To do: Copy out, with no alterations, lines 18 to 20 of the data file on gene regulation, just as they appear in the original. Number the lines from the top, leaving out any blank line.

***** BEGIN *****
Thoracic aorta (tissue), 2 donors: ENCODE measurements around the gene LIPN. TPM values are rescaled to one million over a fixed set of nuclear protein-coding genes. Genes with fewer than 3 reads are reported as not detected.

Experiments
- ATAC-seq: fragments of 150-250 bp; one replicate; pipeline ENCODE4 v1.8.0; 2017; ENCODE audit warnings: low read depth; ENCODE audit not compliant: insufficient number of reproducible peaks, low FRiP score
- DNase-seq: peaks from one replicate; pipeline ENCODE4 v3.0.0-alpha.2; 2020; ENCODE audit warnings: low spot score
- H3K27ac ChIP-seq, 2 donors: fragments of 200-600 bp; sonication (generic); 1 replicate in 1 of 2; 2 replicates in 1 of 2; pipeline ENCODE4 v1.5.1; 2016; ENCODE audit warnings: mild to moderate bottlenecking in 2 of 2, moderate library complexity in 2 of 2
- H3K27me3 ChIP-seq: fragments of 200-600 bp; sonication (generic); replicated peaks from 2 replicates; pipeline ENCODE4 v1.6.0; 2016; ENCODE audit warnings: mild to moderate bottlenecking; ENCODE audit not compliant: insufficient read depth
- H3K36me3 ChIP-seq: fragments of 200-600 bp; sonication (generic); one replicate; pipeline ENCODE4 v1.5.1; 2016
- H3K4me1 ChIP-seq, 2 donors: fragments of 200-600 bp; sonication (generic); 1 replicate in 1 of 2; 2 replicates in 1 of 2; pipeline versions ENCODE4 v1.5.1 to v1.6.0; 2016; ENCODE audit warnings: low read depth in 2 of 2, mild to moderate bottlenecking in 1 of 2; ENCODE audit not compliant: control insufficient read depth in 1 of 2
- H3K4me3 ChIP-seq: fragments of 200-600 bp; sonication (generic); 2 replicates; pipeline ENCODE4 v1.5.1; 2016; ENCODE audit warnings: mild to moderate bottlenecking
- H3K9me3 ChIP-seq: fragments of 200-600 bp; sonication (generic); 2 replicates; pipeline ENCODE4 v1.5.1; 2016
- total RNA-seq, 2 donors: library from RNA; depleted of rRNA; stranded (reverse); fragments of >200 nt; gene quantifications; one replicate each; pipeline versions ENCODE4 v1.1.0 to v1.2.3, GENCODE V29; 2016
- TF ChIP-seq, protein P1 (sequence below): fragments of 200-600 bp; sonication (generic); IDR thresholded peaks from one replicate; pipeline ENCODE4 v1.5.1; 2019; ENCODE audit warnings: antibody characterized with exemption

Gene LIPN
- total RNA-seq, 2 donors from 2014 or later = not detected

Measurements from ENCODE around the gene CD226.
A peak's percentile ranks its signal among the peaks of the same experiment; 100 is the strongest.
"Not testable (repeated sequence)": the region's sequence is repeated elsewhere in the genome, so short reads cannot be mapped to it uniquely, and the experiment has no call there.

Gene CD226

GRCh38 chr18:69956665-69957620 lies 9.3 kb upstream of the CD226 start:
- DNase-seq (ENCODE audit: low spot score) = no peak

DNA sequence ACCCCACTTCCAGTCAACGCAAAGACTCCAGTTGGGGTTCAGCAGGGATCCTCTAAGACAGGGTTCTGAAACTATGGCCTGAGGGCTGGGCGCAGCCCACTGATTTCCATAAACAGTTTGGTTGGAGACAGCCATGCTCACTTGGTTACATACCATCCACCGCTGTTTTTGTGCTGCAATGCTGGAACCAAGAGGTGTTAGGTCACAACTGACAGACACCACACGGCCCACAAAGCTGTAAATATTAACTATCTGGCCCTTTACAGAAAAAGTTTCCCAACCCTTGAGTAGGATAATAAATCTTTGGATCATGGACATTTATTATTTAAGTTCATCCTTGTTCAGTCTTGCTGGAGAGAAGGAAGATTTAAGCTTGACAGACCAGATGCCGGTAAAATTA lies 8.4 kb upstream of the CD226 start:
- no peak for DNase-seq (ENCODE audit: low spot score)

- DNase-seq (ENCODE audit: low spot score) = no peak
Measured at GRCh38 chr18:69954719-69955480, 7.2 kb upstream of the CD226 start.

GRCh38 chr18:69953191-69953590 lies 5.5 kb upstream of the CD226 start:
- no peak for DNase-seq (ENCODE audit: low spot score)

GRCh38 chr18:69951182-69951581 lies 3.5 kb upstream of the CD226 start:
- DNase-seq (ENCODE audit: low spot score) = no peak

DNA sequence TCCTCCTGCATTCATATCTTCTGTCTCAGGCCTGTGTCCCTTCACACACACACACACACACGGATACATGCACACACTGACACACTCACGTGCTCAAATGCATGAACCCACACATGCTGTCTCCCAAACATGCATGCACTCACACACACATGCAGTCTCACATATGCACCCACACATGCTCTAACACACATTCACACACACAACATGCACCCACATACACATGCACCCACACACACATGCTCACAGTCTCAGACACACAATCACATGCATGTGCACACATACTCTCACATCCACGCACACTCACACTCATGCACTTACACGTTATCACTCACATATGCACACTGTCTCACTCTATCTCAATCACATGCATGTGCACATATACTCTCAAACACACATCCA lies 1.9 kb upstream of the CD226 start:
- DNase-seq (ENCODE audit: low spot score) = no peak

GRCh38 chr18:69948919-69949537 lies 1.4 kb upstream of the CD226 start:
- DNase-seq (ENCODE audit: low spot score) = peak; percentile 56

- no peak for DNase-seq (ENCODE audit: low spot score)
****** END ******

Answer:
Gene CD226

GRCh38 chr18:69956665-69957620 lies 9.3 kb upstream of the CD226 start:
- DNase-seq (ENCODE audit: low spot score) = no peak